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Last week, our grammar guru, Daryl, talked about the oft-mysterious subjunctive mood in If Hairs Be Wires, Black Wires Grow on Her Head. Use of the subjunctive mood isn’t as common in English as it is in other languages. I, for one, hadn’t even heard of the subjunctive tense until my first French class in middle school. (I blame the ’90′s hit song, I Wish, what with its improper use of the subjunctive and all. “I wish I was a little bit taller”? Tsk, tsk.)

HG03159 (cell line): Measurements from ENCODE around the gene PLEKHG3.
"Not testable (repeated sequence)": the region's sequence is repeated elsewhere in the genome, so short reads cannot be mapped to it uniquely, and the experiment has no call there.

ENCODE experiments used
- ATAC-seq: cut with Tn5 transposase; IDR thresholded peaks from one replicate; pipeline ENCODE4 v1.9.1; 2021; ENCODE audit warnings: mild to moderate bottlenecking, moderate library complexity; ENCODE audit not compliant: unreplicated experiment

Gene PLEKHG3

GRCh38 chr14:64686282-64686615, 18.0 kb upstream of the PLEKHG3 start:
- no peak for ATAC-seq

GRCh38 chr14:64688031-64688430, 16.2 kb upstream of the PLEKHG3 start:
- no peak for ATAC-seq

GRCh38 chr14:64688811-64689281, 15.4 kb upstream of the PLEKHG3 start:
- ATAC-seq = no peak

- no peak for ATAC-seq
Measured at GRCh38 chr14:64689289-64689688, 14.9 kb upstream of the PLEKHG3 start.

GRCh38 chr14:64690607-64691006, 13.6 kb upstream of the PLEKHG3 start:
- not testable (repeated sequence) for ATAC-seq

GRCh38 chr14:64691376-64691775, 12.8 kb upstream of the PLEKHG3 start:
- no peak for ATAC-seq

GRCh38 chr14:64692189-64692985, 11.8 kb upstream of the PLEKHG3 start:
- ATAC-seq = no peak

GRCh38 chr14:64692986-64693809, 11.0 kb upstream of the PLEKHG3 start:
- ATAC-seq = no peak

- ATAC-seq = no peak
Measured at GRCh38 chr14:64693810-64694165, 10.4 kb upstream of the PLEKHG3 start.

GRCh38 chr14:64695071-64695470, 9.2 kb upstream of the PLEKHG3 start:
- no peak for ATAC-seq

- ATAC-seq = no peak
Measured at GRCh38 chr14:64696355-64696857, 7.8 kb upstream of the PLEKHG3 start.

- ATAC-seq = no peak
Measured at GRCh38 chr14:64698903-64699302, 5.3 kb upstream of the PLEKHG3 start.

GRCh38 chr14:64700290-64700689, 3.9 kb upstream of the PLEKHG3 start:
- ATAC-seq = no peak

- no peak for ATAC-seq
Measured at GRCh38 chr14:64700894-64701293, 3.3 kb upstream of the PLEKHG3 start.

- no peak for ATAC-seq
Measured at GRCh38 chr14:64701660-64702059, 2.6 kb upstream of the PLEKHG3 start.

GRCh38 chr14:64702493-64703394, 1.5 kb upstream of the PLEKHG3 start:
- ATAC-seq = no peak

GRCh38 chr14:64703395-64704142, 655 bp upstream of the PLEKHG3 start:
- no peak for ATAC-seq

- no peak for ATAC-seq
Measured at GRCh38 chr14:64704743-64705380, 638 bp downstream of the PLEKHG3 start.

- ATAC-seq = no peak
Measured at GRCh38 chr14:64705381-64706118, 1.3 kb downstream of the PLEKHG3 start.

As Daryl mentioned in his post, the most common uses of the subjunctive mood in English are conditions, suppositions, wishes, demands, suggestions, and statements of necessity. At least once in our lives, we’ve all muttered, “I just wish I were…” or “If I were more like…”, knowingly or unknowingly invoking the subjunctive mood.